• Examine expense reports, credit card charges, and telephone bills periodically to determine whether charges are appropriate and related to company business.
    • Maintain vehicle logs, listing the dates, times, mileage or odometer readings, purpose of the trip, and name of the employee using the vehicle.
    • Periodically review the logs to determine whether usage is appropriate and related to company business.
    • Maintain an equipment list and periodically complete an equipment inventory.

  6. Protect petty cash funds and other cash funds.
    • Limit access to petty cash funds. Keep funds in a locked box or drawer and restrict the number of employees who have access to the key.
    • Require receipts for all petty cash disbursements with the date, amount received, purpose or use for the funds, and name of the employee receiving the funds listed on the receipt.
    • Reconcile the petty cash fund before replenishing it.
    • Limit the petty cash replenishment amount to a total that will require replenishment at least monthly.
    • Keep patient funds separate from petty cash funds.   
  7. Protect checks against fraudulent use.
    • Prohibit writing checks payable to cash.
    • Deface and retain voided checks.
    • Store blank checks in a locked drawer or cabinet, and limit access to the checks.
    • Require that checks are to be signed only when all required information is entered on them and the documents to support them (invoices, approval) are attached. If using facsimile or stamped signatures, secure the signature plates or stamp.
    • Require two signatures on checks above a specified limit. (Ensure that blank checks are not pre-signed.)
    • Mark invoices “Paid” with the check number when checks are issued.
    • Enable hidden flags or audit trails on accounting software.

  8. Protect cash and check collections.
    • Ensure that all cash and checks received are promptly recorded and deposited in the form originally received.
    • Issue receipts for cash, using a pre-numbered receipt book.
    • Conduct unannounced cash counts.
    • Reconcile cash receipts daily with appropriate documentation (cash reports, receipt books, mail tabulations, etc.)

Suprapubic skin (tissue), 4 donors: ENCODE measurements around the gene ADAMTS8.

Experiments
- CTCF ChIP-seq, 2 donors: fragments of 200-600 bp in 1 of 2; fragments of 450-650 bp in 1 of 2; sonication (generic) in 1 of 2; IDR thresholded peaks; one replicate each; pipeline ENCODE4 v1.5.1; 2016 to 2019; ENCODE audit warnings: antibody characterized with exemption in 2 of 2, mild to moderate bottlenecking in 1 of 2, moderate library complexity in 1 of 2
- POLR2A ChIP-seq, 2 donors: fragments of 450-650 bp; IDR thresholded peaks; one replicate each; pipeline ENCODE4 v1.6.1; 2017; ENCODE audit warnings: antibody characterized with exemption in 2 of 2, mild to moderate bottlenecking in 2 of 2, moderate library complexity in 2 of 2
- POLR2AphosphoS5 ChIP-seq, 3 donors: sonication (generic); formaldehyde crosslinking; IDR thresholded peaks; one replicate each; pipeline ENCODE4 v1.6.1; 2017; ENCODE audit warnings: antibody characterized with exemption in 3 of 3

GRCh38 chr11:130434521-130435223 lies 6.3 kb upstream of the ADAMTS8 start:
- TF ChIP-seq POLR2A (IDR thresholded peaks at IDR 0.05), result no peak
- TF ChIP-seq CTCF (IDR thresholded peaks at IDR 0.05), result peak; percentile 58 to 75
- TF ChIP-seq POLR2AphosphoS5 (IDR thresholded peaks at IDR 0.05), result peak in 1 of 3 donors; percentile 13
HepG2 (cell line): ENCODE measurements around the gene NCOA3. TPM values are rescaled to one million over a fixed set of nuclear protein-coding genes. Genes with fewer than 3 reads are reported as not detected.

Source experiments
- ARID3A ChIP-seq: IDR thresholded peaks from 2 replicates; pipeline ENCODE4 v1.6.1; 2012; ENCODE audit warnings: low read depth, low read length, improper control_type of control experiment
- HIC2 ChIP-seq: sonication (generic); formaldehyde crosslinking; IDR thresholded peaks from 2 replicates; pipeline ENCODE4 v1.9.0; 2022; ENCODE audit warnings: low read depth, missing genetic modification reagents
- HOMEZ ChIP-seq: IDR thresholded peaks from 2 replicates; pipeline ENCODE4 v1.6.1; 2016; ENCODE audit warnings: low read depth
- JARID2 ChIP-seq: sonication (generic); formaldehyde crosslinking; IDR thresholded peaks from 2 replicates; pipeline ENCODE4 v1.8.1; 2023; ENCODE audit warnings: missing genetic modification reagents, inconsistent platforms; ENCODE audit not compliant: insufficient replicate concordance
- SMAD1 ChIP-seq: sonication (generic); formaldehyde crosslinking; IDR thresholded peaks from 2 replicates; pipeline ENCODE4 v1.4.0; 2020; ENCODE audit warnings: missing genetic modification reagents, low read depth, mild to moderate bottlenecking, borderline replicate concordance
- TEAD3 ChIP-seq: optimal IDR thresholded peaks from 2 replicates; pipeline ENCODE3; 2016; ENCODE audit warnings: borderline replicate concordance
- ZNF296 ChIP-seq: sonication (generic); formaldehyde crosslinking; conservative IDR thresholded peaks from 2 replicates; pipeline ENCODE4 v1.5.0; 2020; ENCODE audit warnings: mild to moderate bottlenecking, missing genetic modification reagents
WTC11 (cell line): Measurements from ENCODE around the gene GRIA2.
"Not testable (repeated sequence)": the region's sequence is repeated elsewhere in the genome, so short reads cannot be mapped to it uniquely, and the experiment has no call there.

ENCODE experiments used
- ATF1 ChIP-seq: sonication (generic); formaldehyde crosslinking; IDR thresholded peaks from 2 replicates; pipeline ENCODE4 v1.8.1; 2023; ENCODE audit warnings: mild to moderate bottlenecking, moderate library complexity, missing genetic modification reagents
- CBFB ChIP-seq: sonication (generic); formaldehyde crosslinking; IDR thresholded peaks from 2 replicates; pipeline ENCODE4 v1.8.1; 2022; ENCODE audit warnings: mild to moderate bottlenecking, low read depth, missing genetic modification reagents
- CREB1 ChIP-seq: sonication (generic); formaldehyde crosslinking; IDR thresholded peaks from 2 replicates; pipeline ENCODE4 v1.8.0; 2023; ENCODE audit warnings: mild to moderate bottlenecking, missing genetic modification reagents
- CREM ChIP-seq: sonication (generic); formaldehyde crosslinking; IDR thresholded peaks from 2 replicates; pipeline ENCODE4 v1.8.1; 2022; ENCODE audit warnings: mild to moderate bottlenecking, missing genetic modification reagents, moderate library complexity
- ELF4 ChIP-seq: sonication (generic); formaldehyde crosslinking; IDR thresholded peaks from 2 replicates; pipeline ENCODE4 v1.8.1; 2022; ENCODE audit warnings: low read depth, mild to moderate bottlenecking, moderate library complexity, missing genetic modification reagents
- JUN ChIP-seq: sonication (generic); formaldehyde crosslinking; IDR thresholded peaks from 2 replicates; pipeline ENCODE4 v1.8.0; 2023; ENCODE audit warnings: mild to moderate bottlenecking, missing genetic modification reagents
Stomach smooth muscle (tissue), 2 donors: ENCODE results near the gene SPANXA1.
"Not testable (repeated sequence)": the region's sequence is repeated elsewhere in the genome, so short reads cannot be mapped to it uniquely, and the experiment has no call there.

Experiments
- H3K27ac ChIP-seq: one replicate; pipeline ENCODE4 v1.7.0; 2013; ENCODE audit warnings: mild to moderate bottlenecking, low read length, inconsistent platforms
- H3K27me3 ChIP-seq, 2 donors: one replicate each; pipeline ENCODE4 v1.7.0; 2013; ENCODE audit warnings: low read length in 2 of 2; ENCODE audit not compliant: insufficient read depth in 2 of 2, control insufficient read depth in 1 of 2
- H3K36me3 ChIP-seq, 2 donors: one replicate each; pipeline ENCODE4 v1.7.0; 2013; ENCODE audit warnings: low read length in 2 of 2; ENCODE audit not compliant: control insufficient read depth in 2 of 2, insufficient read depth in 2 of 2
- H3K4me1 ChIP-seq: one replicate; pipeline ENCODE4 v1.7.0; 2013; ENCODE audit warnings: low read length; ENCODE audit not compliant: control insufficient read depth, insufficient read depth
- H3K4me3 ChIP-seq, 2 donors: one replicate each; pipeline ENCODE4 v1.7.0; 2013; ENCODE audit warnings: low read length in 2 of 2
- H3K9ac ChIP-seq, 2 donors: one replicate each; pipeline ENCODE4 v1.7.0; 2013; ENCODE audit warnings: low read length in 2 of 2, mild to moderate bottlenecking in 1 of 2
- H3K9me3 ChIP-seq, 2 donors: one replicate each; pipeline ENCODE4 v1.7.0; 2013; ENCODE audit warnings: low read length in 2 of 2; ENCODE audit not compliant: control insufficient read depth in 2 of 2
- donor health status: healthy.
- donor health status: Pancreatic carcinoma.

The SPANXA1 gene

• Centralize cash receipts whenever possible.

  9. Avoid or discourage related party transactions.
    • Require that a written conflict of interest and code of ethics policy is in place and that it is updated annually.
    • Require that related party transactions be disclosed to the appropriate management or the Board of Directors.
    • Require competitive bidding for major purchases and contracts.
    • Discourage the hiring of relatives of Board members and employees, where possible. If not possible, do not let family members supervise each other.

  10. Provide for Board of Directors oversight of company operations and management.
    • Monitor the company's financial activity on a regular basis, comparing actual to budgeted revenues and expenses and report to the Board of Directors.
    • Provide to the Board explanations of any significant variations from budgeted amounts.
    • Document approval of financial procedures and policies and major expenditures in the board meeting minutes.
    • Require independent auditors to present and explain the annual financial statements to the Board of Directors and to provide management letters to the Board.
    • Evaluate the Manager's performance annually against a written job description.
    • Participate in the hiring/approval to hire consultants including the independent auditors.

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The NSAC Best Practices are developed from accounting literature, Internet articles, and from personal experiences and are intended to be instructive and illustrative in nature and should not be considered all inclusive, nor a guarantee. If utilized individual results may vary.